By Steven Jay Griffel
Queens, NY, USA

When I heard that Pulitzer Prize-winning novelist Geraldine Brooks had published a new book, I was anxious to read it. When I learned that Brooks’ new subject was David, King of the Jews, the book became an irresistible draw.

You see, I have a long personal history with King David, dating back to my childhood when I’d stare for hours at an illustration I owned of a wispy shepherd boy standing victorious over a fallen Philistine giant: my first secret gloating that bigger isn’t always better.

Such was my admiration for the boy who slingshot to stardom, I decided I’d one day name my own first son David, the most noble-sounding name I knew. As it happened, I had daughters.

Still, I did not allow biological fate to dissuade me. A few years later, while birthing my first novel, I named my narrator and fictional alter-ego “David Grossman,” a name meant to suggest the great range of human expression.

The David at the heart of Brooks’ brilliant novel The Secret Chord does not need a last name. The first and greatest “David” is an amazingly full realization of the complex and conflicted biblical character.

I finally met with Geraldine Brooks in Spring 2018, to discuss her novel and the wondrous David who inspired it.

STEVEN JAY GRIFFEL: You were born in Sydney, Australia, and came to the United States to do your graduate work. You met and married writer Tony Horwitz and converted to Judaism. At what point did you begin to develop your special interest in David?

Geraldine Brooks
GERALDINE BROOKS: I’m not sure I can pinpoint it exactly anymore. I was an art history major with a special interest in Mannerist and Baroque art, and I recall being struck by the diversity of depictions of David in painting and sculpture: what a capacious character he had to allow for so many different visions, from Michelangelo’s muscular Abercrombie and Fitch model to Donatello’s effete boy-man, to Caravaggio’s street thug, and on and on. I also recall being in shul one day when the haftarah reading was David’s deathbed scene, when Bathsheva and Natan are ducking and weaving to get Shlomo on the throne. There’s an intensity to that whole scene, especially when you recall all that has passed between these three protagonists. Why is David relying on Natan, who was previously his harshest critic? Generally, once you’ve excoriated a king, you wouldn’t expect to be his closest confidant. So I started wondering, what was the career path for that guy? And then there’s the question of Bathsheva: how did she build a relationship from such a problematic, if not tragic, beginning? I’d been a news reporter in the Mideast and it reminded me so much of the succession shenanigans around King Hussein’s deathbed; women without evident public power nevertheless wielding great private power. Now, of course, I think of it as totally Game of Thrones.

STEVEN JAY GRIFFEL: How did your son’s decision to learn the harp help inspire you to write this book? 

GERALDINE BROOKS: It was all the hours taking him to music lessons, seeing this small, eight-year-old boy dwarfed by his teacher’s concert instrument, which put in my mind the musical connections to David as the warrior/poet/politician/musician. It sent me back to the texts.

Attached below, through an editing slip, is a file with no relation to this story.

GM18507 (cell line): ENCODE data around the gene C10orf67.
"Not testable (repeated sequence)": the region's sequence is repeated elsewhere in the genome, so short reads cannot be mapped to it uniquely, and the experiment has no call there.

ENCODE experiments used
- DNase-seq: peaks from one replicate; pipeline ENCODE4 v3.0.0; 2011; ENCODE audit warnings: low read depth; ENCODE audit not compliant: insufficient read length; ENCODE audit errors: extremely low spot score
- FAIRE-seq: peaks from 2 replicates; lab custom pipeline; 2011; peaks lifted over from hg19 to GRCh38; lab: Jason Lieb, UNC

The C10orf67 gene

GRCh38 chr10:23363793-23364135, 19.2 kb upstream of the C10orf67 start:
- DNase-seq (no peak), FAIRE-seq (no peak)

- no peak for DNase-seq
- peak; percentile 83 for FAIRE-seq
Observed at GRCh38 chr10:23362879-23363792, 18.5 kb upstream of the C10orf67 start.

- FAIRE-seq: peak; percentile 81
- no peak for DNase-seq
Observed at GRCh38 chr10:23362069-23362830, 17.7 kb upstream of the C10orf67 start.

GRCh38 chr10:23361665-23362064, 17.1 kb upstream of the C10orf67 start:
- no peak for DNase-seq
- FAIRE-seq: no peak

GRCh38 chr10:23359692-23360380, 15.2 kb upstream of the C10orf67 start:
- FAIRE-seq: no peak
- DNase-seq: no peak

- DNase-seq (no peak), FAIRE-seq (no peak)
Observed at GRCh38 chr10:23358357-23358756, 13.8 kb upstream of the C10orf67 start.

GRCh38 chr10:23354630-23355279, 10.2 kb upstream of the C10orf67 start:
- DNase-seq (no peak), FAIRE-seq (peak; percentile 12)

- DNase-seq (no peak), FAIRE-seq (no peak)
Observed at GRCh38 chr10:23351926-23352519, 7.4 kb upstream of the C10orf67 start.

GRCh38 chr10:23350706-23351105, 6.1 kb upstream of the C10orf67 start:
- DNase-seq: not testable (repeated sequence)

STEVEN JAY GRIFFEL: As part of your extensive research you went with your son to visit places associated with the biblical David, like the Judean hills and the Valley of Elah, where David fought Goliath. Please share a special insight or anecdote.

GERALDINE BROOKS: Why do so many leaders in the Bible begin life as shepherds? What is it about herding sheep that is such a great entry-level position for future CEOs of the Israelites? To find out, my ten-year-old and I tried being shepherds for a day on a thyme-scented hillside in the Sheffala, not far from where David would have tended his family’s flock. My conclusion was that in leading and safeguarding a flock, you have to learn to understand the nature of those you’re trying to direct. We couldn’t figure out how to, for example, separate the sheep from the goats, till we learned how differently each species responded to pressure. (Goats scatter, sheep flock together.)

STEVEN JAY GRIFFEL: I think much of the book’s success is due to your choice of the prophet Natan as narrator. How did you arrive at this decision?

GERALDINE BROOKS: It was the reference, in the Book of Chronicles, to a “Book of Natan” which, of course, we do not have any more. But the idea that there was once such a book about David’s life—“all his acts, from first to last”—deeply intrigued me. What else would we know about David if we had such a book, authored by a man who wasn’t afraid to be critical of him and to confront him?

STEVEN JAY GRIFFEL: Throughout the novel, Natan’s prophecies guide David’s decisions. How is David’s free will to be measured against events that are fated or divinely ordained?

GERALDINE BROOKS: Is Natan always a reliable narrator? Is he really divinely inspired, or does he only think he is? That’s for the reader to decide. He has a certain view of himself and his motivations, but other characters in the story express skepticism about his abilities and his motives. So I think it is for the reader to determine whether he is as influential as he thinks he is, and what role, if any, the divine is actually playing here, or whether David is in fact merely responding to the human guidance of a wise, but very mortal, adviser.